Gen. No. 47,540.
June 15, 1959. Released for publication July 23, 1959.
Appeal from the Superior Court of Cook county; the Hon. RICHARD B. AUSTIN, Judge, presiding. Judgment reversed.
James A. Dooley, of Chicago, pro se, appellant.
Vogel Vogel, of Chicago (Robert C. Vogel, Robert B. Johnstone, of counsel) for appellee.
The problem presented by this appeal is whether the defendants' attorney on a pre-trial hearing in a personal injury case should be allowed to have the report of a medical examination made for plaintiff's attorney by an examining physician. An examining physician or medical expert is one who examines a patient not with a view to treating him, but to report his findings to the attorney and ultimately to testify if the case goes to trial. James A. Dooley (hereinafter called respondent), attorney for plaintiff, offered the reports of attending physicians, but refused to submit the report of the examining physician unless defendants stipulated that it would not be used or referred to by defendants' counsel on the trial of the cause. Defendants' counsel would not agree to that condition. The court ordered respondent to submit the report unconditionally. Respondent refused, and the trial court fined him $50 and costs for contempt. From that finding, respondent has appealed to this court.
On oral argument we were advised by both sides that this is in the nature of a test case to settle an issue now disturbing and delaying the disposition of personal injury matters through the pre-trial conference route.
At the threshold of our consideration of the matter we are met with the argument by defendants that this court has no jurisdiction to pass upon the question on this appeal; that the order of a court having jurisdiction must be obeyed until it is reversed or set aside in a direct proceeding for that purpose; and that in a proceeding for contempt it cannot be urged that the order is invalid as long as the respondent is in contempt thereof.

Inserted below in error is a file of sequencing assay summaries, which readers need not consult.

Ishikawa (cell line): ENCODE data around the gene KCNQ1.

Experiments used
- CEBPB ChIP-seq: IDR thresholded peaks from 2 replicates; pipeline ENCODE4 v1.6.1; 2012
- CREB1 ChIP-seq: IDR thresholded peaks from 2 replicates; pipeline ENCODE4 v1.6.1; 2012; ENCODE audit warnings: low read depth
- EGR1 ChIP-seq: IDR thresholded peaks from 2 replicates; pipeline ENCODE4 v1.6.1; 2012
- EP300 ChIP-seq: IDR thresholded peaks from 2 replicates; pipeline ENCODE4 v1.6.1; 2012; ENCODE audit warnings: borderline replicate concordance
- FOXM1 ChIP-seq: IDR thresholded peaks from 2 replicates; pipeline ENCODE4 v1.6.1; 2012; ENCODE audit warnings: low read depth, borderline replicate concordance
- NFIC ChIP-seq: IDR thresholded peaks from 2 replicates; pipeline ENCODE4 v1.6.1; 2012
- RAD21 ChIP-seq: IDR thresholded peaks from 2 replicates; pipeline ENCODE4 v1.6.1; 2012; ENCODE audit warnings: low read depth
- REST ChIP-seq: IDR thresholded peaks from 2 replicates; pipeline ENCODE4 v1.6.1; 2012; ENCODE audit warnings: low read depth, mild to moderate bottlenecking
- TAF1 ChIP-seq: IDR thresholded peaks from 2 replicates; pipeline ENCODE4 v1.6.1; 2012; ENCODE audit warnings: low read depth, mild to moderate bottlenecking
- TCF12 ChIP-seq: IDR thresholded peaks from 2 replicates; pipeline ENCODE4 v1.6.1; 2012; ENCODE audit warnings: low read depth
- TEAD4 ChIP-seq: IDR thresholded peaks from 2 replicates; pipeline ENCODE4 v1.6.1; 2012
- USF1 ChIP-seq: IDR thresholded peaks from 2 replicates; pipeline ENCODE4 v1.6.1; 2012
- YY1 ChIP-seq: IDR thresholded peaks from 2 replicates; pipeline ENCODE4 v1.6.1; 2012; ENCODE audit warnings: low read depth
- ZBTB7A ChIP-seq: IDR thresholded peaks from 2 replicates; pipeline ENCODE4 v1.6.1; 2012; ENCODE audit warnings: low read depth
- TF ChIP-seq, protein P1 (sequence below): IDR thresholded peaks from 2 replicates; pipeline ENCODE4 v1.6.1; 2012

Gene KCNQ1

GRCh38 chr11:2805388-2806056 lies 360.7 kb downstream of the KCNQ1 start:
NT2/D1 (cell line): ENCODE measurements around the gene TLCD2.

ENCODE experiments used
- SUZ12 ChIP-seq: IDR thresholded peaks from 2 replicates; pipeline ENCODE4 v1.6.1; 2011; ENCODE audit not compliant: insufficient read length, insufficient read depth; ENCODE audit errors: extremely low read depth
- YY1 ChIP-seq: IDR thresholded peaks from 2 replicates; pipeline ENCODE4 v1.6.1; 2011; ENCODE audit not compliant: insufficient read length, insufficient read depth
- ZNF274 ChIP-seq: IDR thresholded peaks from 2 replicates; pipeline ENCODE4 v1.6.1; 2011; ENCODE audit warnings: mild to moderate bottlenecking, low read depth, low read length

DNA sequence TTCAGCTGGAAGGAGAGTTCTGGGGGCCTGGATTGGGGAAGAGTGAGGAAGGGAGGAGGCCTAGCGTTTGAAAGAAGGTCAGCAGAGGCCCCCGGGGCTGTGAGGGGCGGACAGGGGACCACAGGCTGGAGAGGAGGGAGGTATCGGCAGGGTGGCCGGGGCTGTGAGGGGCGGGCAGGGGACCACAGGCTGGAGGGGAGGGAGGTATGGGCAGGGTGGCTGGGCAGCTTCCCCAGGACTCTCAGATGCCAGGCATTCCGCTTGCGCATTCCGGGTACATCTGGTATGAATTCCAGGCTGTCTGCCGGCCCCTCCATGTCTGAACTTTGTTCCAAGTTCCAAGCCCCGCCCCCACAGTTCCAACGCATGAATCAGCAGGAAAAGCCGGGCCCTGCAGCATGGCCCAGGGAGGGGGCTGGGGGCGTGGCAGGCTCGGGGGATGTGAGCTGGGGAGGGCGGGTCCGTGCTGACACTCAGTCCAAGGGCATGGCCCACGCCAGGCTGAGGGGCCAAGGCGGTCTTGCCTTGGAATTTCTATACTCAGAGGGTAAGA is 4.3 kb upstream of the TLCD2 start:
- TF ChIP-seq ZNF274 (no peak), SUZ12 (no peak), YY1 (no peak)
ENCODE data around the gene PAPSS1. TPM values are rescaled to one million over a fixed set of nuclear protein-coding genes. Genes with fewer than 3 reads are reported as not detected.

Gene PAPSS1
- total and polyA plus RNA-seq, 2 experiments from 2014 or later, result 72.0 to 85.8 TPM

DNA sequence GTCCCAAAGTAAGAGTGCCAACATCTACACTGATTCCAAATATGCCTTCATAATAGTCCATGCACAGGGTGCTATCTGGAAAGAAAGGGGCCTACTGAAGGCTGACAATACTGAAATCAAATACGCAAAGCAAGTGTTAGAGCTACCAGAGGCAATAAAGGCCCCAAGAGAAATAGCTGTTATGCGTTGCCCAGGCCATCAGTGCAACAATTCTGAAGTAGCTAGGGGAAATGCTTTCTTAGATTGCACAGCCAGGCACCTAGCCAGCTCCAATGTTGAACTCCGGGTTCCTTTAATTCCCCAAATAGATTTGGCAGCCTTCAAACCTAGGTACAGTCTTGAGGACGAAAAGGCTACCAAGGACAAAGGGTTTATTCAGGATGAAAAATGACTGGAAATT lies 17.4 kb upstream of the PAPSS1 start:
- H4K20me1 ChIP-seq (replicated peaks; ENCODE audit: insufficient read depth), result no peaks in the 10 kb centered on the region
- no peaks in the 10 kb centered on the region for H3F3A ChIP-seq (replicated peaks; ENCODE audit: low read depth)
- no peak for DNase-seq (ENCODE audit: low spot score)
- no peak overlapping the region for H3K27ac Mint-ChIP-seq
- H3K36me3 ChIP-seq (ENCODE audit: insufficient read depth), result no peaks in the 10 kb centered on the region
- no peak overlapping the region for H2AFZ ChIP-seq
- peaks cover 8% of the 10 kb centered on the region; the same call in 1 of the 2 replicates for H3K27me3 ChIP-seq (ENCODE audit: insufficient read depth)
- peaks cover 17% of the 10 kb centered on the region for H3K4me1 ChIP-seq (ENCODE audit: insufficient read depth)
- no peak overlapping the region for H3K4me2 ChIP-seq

Where subjection to a contempt citation is a means of testing a pre-trial order, courts have allowed the question to be raised in that way. Carden v. Ensminger, 329 Ill. 612, 161 N.E. 137; Krupp v. Chicago Transit Authority, 8 Ill.2d 37, 132 N.E.2d 532; Hruby v. Chicago Transit Authority, 11 Ill.2d 255, 142 N.E.2d 81; Lester v. People, 150 Ill. 408; Red Star Laboratories Co. v. Pabst, 359 Ill. 451, 194 N.E. 734; People ex rel. Jamontas v. Miller, 245 Ill. App. 524; Hayes v. Chicago Transit Authority, 340 Ill. App. 375, 92 N.E.2d 174. In Carden v. Ensminger, supra, the court said, p. 620:
"If the party against whom the order is made wishes to contest the validity of the order he may refuse to obey and in a prosecution for contempt show in defense that the court had no authority to make the order."
 There is a different line of cases where courts have refused to test the validity of an order in a contempt proceeding. Among those have been labor cases such as Ash-Madden-Rae Co. v. International Ladies Garment Workers' Union, 290 Ill. 301, 125 N.E. 260, and O'Brien v. People ex rel. Kellogg Switchboard Supply Co., 216 Ill. 354, 75 N.E. 108, where contempt resulted from failure to obey an injunction order. It is obvious that if the injunction order were not obeyed, a fait accompli would have resulted regardless of what the Appellate court did. In any event, it is clear that in pre-trial discovery matters such as this, an appeal is allowed from a contempt order.
 The order in question rests upon the interpretation of Supreme Court Rule 19-5(1) which reads as follows:
"Rule 19-5.(1) Matters Privileged against Discovery.